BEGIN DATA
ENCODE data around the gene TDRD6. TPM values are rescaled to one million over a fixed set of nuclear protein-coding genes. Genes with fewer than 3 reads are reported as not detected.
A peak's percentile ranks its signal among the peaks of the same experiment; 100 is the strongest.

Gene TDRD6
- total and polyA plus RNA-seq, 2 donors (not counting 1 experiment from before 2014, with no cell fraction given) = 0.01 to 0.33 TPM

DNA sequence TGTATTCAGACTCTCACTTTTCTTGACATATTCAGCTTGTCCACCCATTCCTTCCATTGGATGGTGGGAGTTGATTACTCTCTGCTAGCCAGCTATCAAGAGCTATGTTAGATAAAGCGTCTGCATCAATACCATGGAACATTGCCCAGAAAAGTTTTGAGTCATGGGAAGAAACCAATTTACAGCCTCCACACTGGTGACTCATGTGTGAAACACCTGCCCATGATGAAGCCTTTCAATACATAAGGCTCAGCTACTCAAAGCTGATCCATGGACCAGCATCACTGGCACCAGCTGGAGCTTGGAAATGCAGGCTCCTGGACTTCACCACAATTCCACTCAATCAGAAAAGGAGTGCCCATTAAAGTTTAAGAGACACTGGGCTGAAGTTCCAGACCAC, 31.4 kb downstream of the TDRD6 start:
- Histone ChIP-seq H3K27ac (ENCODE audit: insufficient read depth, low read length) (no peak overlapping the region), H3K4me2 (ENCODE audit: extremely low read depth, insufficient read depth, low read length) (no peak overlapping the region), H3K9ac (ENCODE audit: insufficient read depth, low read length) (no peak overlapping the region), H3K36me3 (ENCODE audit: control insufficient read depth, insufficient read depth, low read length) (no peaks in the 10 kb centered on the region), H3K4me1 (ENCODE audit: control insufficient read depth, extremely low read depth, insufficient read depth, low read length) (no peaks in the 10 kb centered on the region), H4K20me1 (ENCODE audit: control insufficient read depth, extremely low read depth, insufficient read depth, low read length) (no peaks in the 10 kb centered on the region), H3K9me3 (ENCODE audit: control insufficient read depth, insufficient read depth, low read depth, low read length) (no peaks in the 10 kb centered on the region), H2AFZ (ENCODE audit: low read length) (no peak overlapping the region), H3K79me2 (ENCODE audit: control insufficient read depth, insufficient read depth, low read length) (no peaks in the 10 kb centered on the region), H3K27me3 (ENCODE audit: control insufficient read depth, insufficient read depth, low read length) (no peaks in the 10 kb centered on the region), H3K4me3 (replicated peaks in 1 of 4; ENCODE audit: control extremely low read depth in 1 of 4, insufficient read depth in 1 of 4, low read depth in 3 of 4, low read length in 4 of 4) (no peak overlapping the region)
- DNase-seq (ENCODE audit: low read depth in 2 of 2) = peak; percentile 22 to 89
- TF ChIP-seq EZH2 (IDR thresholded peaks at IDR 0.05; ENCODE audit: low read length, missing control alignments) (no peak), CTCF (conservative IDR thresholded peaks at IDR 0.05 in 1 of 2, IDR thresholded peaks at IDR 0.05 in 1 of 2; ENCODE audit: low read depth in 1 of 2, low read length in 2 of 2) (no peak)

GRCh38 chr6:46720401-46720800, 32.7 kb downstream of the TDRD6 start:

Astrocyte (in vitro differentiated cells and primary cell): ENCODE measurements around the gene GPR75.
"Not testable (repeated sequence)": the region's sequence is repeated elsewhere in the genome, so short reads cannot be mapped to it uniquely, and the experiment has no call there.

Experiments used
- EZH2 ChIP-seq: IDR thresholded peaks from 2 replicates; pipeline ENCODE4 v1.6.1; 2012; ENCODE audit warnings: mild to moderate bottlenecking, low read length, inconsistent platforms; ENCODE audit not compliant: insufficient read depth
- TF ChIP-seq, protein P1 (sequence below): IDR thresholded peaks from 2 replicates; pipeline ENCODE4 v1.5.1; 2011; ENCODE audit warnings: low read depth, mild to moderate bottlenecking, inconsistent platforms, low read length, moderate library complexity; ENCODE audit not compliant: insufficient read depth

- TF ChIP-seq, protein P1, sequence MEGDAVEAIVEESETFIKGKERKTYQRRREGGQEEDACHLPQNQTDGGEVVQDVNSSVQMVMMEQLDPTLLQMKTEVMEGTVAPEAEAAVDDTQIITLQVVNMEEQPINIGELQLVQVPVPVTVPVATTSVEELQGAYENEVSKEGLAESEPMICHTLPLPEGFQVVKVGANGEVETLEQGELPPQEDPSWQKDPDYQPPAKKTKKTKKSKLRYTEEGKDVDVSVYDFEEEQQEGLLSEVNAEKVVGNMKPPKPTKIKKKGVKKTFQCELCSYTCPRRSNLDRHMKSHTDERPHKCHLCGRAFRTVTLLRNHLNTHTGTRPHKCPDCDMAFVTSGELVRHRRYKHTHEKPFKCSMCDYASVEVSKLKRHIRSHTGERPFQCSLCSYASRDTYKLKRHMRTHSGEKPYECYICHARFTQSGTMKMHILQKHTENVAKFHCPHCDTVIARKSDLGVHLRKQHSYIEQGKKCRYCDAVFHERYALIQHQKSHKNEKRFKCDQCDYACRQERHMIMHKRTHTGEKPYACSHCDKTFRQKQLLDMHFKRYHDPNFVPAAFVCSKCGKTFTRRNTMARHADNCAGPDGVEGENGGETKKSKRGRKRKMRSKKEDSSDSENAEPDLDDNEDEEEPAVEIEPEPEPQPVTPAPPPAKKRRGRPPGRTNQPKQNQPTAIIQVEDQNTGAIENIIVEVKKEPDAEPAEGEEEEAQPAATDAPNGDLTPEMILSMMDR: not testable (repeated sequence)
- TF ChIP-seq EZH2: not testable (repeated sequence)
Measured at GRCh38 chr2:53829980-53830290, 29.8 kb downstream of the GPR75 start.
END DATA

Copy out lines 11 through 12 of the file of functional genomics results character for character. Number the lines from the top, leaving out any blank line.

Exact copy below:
"Not testable (repeated sequence)": the region's sequence is repeated elsewhere in the genome, so short reads cannot be mapped to it uniquely, and the experiment has no call there.

Experiments used